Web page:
Monday 9 October 2017

Hidden Abbey Stones Project launch and progress update


The Hidden Abbey Project are holding a public meeting to update the people of Reading on the
progress of the project and to launch the Hidden Abbey Stones Project – an initiative that will
enable Reading residents to involve themselves in finding out more about what happened to
Reading Abbey after its dissolution in 1538.

The Hidden Abbey Project was initiated in the Spring of 2014 by Philippa Langley (the person
behind the discovery of the body of Richard 111 in Leicester). Since then it has gained the support
of the three landowners below which much of the remains of Reading Abbey lie – Reading Borough
Council, the Diocese of Portsmouth and the Ministry of Justice. To date the exploratory work has
been by way of ground penetrating radar and this work has detected significant anomalies in the
area surveyed. In addition much work has been undertaken in researching the history of previous
archaeological work done and investigating what happened to the fabric and contents of the abbey
after its dissolution.

The meeting will include contributions from the Right Rev Geoffrey Scott (Abbot of Douai Abbey),
Toby Davies (Reading Between The Lines), Dr Kevin Hayward (Reading University) and John
Mullaney (initiator of the Hidden Abbey Abbey Stones Project).

The meeting will take place at St James Church Roman Catholic Church, The Forbury, on Friday
20th October at 7.30pm. Entry to the meeting is free but ticketed. Tickets can be obtained by
entering Hidden Abbey Stones Project Launch on Eventbrite or by using this link –

If you have general questions about the meeting please contact
If you have specific queries about the Hidden Abbey Stones Project please contact

One of the many abbey stones scattered around Reading.  This one can be found in a RISC meeting room.

Thursday 7 September 2017

Saturday 11 June 2016

An Exciting Moment

About three years ago Philippa Langley phoned me asking about Reading Abbey and its founder Henry I.  I said we knew that had been buried at Reading Abbey and that his resting place had most probably been within the grounds of St James', probably within the school area.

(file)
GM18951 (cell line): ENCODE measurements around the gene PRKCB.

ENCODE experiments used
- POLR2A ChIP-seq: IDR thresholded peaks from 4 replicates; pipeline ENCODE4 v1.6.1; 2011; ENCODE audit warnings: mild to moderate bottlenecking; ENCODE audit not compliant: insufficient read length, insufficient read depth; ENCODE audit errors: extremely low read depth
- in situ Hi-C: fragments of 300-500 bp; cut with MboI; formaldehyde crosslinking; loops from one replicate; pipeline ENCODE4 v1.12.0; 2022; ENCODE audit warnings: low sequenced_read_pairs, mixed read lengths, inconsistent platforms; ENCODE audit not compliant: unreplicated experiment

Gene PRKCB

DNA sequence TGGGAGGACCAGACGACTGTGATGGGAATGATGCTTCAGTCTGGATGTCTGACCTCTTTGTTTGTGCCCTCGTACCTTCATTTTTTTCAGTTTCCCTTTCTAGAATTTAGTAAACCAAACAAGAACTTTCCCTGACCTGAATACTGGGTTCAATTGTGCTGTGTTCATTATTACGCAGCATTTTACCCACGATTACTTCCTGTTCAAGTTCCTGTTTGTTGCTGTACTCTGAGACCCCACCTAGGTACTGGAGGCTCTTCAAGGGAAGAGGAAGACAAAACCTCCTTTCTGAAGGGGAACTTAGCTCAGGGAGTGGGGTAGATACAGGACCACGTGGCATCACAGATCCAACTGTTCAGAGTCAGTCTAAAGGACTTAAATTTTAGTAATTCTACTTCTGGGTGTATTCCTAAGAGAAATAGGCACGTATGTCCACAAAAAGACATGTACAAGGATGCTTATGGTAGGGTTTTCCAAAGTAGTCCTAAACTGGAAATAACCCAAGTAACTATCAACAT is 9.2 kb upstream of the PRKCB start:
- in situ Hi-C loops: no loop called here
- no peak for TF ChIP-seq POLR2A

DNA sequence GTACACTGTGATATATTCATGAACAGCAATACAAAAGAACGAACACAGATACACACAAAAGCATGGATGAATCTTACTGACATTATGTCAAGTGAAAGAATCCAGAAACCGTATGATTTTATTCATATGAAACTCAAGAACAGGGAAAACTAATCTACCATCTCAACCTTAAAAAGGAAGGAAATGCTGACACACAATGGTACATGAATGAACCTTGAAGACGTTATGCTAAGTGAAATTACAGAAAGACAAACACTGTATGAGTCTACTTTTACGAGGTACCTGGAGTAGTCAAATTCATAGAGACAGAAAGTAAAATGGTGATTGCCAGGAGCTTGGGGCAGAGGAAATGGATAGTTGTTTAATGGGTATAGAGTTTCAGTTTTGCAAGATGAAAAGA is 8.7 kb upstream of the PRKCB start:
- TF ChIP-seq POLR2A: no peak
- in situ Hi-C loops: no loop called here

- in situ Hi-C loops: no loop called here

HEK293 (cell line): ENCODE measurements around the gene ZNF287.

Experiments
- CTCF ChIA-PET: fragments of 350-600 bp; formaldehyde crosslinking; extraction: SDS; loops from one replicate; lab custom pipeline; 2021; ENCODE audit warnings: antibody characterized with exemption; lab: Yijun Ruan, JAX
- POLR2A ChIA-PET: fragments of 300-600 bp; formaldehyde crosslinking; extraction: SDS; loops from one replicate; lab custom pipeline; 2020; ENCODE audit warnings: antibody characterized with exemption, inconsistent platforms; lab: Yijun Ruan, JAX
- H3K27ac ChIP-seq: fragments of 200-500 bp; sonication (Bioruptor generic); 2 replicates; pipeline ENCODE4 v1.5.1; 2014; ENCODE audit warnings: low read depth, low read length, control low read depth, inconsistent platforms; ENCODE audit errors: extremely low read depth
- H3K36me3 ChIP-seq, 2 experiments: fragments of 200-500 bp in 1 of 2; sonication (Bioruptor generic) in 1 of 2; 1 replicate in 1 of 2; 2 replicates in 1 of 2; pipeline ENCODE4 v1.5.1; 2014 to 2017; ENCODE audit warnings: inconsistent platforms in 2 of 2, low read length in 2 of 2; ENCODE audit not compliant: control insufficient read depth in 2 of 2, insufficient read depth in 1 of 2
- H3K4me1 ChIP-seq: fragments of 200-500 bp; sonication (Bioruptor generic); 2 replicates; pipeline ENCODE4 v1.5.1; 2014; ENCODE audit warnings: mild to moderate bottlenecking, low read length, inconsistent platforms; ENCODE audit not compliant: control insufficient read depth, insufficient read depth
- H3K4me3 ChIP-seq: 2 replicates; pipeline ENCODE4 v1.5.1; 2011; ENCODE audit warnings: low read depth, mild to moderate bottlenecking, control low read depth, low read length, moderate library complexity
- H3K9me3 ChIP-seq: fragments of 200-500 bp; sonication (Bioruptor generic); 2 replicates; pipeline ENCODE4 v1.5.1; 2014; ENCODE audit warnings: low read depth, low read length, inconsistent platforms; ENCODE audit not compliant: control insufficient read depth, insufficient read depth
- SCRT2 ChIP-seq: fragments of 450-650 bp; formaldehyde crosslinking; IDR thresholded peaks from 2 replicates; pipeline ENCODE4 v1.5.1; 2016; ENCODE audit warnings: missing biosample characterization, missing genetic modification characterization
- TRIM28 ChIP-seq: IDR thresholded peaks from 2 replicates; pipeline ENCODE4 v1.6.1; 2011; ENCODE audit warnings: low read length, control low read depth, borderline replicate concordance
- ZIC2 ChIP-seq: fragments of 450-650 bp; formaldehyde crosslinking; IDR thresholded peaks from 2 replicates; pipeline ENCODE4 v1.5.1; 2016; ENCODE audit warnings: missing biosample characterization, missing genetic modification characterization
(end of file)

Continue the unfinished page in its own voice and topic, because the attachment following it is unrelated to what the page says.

My wife Lindsay and I are members and historians of St James' Catholic Parish so we talked to Canon John O'Shea, or Father John as he is known in the Parish. He was enthusiastic to help us learn more about this ancient Abbey so we invited Philippa to come and see the area for herself. Fresh from her work with Richard III at Leicester, Philippa was bringing her media contacts and expertise. We decided that this would be an exciting though challenging project - a project to place Henry in the context of this Abbey - a story which had all but been forgotten. 

At about the same time, by chance, I met Cllr. Sarah Hacker and told her about our meeting and ideas. Sarah was about to become the next Mayor of Reading and, as someone keen on the culture, arts and the history of the town, she saw the importance of the project and said she would be happy to learn more about it.

It has to be said that initially there was a great deal of doubt about aims of the Project. But Historic England thought it a worthwhile exercise and they would support a Ground Penetrating Radar (GPR) survey of the area.  Sarah and Tony Page, in whose ward the Abbey Ruins lie and as Deputy Leader of the Council, came to our first meeting and said the Council would likewise be happy to lend their support. 

It was therefore gratifying to see the Friends of Reading Abbey joining the group and settling on the desirability of a GPR survey. Sarah as Mayor offered the use of the Council's facilities for future meetings.

And so from just a small group of four the Hidden Abbey Project was created encompassing the Council, St James and eventually the Ministry of Justice as well as partners from outside the town represented by Philippa.

Personally therefore it was an exciting moment when on Friday 10th June, Lindsay and I went to see the first day of the GPR survey actually taking place. What we shall discover we do not know - maybe much, maybe little. As I write this all I can do is wait in hope that all our work will tell us more about the story of our town, about one of England's greatest buildings and about the King who was buried in Reading.   

John Mullaney

Wednesday 2 March 2016

The Hidden Abbey - A New Chapter

A New Chapter

The Hidden Abbey Project is a magnificent example of co-operation between Reading Borough Council and the other main landowners of the ancient Abbey site. These include St James’ Church, presbytery and school, owned by the Catholic Diocese of Portsmouth, the Ministry of Justice, in whose grounds Reading Gaol, made famous by Oscar Wilde, were built in the 1840s and Reading Borough Council owner of the Forbury and most of the remainder of the ancient ruins.

The aim is to undertake a Ground Penetrating Radar (GPR) survey of the area with the initial intention of discovering the exact nature and extent of the Abbey. Should this reveal items of interest which warrant archaeological excavation then we would move onto the next stage and dig some keyhole trenches.

Henry I was a reformer, moderniser and visionary. He made Reading his own special place and, had it not been for our royal founder, the town would not be the one we know today.

This is an exciting opportunity to discover more about this king, his personality and his importance not just to the Reading of the past but to writing a new chapter in the long history of our town.

 Yesterday: Reading Abbey’s 12th century, dormitory wall and Today: The Blade